GE Aviation and Etihad Airways have partnered to launch the brand new 360 Foam Wash, a ground-breaking jet engine cleansing system.
The product is designed to optimise efficiency of Etihad’s GE90 and GEnx-1B engines on its Boeing 777 and 787 fleets.
Working with Etihad as a launch associate for the Etihad Greenliner programme to innovate, develop and take a look at aviation decarbonization applied sciences, GE has awarded Etihad technical licenses to make use of GE’s patented 360 Foam Wash system on its GE90 and GEnx-1B plane engines.
These technical licenses enable Etihad Airways to carry out the engine foam wash on its fleet of 777 and 787 plane fully in-house.
GE’s 360 Foam Wash is a substitute for the water wash methodology, and restores engine efficiency resulting in reductions in gas consumption.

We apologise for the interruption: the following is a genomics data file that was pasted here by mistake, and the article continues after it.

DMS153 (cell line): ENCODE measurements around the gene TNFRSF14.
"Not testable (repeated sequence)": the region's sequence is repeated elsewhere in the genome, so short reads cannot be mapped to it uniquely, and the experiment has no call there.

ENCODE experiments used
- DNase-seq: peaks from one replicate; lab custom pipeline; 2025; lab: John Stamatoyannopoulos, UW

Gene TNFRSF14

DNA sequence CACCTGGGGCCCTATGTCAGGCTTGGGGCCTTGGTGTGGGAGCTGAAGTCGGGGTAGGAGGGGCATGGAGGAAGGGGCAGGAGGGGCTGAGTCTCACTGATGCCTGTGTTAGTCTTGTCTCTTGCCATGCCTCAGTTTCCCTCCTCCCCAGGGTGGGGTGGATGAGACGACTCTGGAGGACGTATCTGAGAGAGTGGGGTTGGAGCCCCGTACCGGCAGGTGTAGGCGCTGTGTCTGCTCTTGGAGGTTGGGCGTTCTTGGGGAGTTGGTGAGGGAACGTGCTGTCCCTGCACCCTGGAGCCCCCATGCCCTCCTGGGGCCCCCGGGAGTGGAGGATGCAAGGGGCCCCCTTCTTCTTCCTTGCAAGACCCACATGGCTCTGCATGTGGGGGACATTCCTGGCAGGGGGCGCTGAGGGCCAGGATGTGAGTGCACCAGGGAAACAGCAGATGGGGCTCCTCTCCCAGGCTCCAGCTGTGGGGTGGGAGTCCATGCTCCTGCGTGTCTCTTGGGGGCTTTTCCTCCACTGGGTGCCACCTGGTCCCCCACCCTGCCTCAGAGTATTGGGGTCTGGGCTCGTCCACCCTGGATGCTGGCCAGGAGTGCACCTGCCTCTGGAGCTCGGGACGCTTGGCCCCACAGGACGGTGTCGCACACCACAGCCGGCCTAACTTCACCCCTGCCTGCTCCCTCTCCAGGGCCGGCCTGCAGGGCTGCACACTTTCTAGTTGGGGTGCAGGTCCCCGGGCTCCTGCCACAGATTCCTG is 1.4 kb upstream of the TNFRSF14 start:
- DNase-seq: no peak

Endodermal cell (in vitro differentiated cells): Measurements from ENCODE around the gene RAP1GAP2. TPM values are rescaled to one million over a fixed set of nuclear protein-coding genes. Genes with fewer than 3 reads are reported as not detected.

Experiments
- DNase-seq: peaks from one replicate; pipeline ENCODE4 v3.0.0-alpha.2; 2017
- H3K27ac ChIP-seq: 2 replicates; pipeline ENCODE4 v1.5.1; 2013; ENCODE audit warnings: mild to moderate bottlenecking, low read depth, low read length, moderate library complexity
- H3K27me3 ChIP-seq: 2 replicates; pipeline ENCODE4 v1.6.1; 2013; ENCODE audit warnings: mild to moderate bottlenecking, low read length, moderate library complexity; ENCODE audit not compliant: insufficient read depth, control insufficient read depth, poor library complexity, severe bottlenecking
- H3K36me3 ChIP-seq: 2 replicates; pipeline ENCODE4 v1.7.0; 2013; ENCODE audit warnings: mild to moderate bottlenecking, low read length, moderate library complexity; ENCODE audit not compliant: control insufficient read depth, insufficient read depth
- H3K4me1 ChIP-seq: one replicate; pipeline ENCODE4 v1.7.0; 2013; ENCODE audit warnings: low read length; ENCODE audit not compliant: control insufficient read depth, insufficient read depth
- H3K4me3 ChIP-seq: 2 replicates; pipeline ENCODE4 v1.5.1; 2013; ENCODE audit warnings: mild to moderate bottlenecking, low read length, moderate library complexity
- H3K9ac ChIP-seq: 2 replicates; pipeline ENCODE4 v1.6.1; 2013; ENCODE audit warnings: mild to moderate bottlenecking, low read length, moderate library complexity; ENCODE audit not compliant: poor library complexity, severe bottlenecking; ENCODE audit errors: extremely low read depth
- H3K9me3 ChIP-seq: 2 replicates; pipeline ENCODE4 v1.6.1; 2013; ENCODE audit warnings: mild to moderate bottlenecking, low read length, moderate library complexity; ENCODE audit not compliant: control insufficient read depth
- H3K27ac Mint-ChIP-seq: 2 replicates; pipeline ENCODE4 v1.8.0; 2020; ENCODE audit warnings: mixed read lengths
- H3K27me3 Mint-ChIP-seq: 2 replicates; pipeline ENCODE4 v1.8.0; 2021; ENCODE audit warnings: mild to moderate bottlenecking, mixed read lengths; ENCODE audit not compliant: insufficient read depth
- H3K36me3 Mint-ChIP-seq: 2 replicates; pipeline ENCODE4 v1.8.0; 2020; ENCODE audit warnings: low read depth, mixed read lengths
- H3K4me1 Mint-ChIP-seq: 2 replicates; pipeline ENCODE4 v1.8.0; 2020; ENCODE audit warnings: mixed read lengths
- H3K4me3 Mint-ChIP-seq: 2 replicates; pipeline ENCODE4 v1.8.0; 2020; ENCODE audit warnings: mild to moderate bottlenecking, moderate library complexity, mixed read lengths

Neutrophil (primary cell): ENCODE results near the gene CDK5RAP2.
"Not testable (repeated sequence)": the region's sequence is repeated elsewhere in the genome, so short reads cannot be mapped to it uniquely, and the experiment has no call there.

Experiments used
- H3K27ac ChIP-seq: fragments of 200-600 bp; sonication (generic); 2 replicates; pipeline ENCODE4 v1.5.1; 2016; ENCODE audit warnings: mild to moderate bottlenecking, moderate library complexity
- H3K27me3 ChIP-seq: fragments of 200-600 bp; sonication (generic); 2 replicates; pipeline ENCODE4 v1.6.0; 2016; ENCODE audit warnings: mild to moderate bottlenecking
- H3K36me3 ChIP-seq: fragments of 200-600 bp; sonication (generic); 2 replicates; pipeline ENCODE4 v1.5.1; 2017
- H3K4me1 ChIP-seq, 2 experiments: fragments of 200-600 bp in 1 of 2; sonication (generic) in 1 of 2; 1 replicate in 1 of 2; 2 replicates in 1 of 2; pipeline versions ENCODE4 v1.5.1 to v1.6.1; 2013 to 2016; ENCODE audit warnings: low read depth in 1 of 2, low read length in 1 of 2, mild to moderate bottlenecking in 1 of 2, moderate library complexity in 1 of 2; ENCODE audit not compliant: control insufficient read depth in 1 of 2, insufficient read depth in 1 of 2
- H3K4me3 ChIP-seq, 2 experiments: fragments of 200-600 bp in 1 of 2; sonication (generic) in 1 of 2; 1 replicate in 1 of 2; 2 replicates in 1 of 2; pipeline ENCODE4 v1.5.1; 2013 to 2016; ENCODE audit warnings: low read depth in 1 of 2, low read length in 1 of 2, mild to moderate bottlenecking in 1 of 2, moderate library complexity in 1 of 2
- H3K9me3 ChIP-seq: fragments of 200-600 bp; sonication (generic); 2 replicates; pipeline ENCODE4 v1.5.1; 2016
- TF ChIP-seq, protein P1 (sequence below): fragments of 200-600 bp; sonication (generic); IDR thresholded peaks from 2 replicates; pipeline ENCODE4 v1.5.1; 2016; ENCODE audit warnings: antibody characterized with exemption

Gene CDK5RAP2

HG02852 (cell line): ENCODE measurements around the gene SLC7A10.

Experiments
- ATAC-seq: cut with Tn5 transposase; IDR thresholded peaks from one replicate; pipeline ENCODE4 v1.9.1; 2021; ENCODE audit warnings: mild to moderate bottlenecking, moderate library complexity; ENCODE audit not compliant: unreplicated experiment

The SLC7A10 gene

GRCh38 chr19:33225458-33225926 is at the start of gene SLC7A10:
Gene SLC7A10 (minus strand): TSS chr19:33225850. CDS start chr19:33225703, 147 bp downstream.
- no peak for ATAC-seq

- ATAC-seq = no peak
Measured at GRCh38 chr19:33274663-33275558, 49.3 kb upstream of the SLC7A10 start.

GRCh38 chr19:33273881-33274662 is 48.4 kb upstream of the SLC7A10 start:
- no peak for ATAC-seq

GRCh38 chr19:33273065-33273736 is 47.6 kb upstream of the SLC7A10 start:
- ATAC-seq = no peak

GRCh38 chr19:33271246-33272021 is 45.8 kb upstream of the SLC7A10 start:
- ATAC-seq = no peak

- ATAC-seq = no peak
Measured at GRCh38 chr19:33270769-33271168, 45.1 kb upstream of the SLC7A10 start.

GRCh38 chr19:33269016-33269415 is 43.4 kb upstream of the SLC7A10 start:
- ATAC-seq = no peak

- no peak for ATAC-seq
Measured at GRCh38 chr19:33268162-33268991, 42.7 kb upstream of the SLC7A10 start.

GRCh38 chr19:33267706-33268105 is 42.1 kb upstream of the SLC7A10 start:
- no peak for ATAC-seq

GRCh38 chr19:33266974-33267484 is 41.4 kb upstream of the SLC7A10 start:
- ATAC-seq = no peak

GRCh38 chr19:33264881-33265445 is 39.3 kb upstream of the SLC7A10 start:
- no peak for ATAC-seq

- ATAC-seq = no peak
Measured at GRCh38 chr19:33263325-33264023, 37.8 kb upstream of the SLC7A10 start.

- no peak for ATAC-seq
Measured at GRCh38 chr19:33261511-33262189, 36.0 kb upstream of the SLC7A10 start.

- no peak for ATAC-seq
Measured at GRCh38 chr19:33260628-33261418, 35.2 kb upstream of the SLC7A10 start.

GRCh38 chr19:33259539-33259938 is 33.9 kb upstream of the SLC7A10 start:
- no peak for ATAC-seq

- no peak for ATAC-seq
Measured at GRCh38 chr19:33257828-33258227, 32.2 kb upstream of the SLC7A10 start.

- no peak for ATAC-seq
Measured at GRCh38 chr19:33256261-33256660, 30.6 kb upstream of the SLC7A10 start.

The method entails injecting a specially-formulated, proprietary resolution that removes mud and filth particles within the engine.
The system is self-contained, permitting it for use inside upkeep hangars or outdoor.
The airline’s collaboration within the trial course of was necessary to the product’s growth, contributing to GE’s information assortment and evaluation, and bettering reliability of 360 Foam Wash gear.
“GE Aviation shares a dedication to develop progressive options in plane engine upkeep with the workforce at Etihad Airways,” stated Jean Lydon-Rodgers, vp and normal supervisor of GE Aviation’s aftermarket strategic options.
“We’re studying extra about how our engines function and the way they reply in sizzling and harsh environments than ever earlier than, and our longstanding relationship with Etihad has been integral to that course of. The analysis that has gone into producing GE’s 360 Foam Wash is a shining instance of that.”
Throughout expertise trials with its GE90 and GEnx engines, the froth wash resolution allowed Etihad to enhance engine efficiency by lowering build-up of deposits within the engine, reducing engine exhaust temperatures, and bettering engine compressor effectivity.
These enhancements led to lowered gas consumption and elevated engine time on wing.